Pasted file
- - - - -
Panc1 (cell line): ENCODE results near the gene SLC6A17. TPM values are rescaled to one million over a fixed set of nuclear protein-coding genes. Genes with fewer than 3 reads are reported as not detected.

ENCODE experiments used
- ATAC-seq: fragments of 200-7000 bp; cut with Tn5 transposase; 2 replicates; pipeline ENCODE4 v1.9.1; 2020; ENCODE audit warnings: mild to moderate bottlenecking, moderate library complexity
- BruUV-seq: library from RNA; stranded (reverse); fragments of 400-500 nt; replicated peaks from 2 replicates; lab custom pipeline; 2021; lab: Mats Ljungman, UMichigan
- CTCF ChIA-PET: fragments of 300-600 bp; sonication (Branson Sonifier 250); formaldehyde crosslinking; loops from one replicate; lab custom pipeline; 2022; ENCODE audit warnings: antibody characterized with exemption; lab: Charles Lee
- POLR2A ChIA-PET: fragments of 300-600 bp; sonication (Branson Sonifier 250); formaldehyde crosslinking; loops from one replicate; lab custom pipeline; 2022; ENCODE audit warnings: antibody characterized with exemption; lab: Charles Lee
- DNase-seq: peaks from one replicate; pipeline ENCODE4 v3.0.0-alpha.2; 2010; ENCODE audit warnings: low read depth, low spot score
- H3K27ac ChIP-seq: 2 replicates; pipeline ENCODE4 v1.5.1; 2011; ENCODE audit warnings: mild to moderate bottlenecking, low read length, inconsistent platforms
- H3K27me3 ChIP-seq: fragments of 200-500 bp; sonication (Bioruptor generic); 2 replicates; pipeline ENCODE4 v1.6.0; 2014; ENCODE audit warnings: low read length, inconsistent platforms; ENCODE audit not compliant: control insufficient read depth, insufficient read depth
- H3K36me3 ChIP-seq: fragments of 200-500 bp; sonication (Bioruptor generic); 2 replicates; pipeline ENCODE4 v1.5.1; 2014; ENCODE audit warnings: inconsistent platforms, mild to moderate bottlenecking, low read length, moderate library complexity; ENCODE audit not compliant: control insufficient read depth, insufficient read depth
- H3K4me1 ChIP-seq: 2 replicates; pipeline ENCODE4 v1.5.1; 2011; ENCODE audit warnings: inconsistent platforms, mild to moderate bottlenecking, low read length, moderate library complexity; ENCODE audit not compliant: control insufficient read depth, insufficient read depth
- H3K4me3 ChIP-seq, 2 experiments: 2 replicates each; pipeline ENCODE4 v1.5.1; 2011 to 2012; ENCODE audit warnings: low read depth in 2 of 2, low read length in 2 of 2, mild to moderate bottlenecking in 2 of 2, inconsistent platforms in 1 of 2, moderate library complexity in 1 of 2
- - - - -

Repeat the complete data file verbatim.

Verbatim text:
Panc1 (cell line): ENCODE results near the gene SLC6A17. TPM values are rescaled to one million over a fixed set of nuclear protein-coding genes. Genes with fewer than 3 reads are reported as not detected.

ENCODE experiments used
- ATAC-seq: fragments of 200-7000 bp; cut with Tn5 transposase; 2 replicates; pipeline ENCODE4 v1.9.1; 2020; ENCODE audit warnings: mild to moderate bottlenecking, moderate library complexity
- BruUV-seq: library from RNA; stranded (reverse); fragments of 400-500 nt; replicated peaks from 2 replicates; lab custom pipeline; 2021; lab: Mats Ljungman, UMichigan
- CTCF ChIA-PET: fragments of 300-600 bp; sonication (Branson Sonifier 250); formaldehyde crosslinking; loops from one replicate; lab custom pipeline; 2022; ENCODE audit warnings: antibody characterized with exemption; lab: Charles Lee
- POLR2A ChIA-PET: fragments of 300-600 bp; sonication (Branson Sonifier 250); formaldehyde crosslinking; loops from one replicate; lab custom pipeline; 2022; ENCODE audit warnings: antibody characterized with exemption; lab: Charles Lee
- DNase-seq: peaks from one replicate; pipeline ENCODE4 v3.0.0-alpha.2; 2010; ENCODE audit warnings: low read depth, low spot score
- H3K27ac ChIP-seq: 2 replicates; pipeline ENCODE4 v1.5.1; 2011; ENCODE audit warnings: mild to moderate bottlenecking, low read length, inconsistent platforms
- H3K27me3 ChIP-seq: fragments of 200-500 bp; sonication (Bioruptor generic); 2 replicates; pipeline ENCODE4 v1.6.0; 2014; ENCODE audit warnings: low read length, inconsistent platforms; ENCODE audit not compliant: control insufficient read depth, insufficient read depth
- H3K36me3 ChIP-seq: fragments of 200-500 bp; sonication (Bioruptor generic); 2 replicates; pipeline ENCODE4 v1.5.1; 2014; ENCODE audit warnings: inconsistent platforms, mild to moderate bottlenecking, low read length, moderate library complexity; ENCODE audit not compliant: control insufficient read depth, insufficient read depth
- H3K4me1 ChIP-seq: 2 replicates; pipeline ENCODE4 v1.5.1; 2011; ENCODE audit warnings: inconsistent platforms, mild to moderate bottlenecking, low read length, moderate library complexity; ENCODE audit not compliant: control insufficient read depth, insufficient read depth
- H3K4me3 ChIP-seq, 2 experiments: 2 replicates each; pipeline ENCODE4 v1.5.1; 2011 to 2012; ENCODE audit warnings: low read depth in 2 of 2, low read length in 2 of 2, mild to moderate bottlenecking in 2 of 2, inconsistent platforms in 1 of 2, moderate library complexity in 1 of 2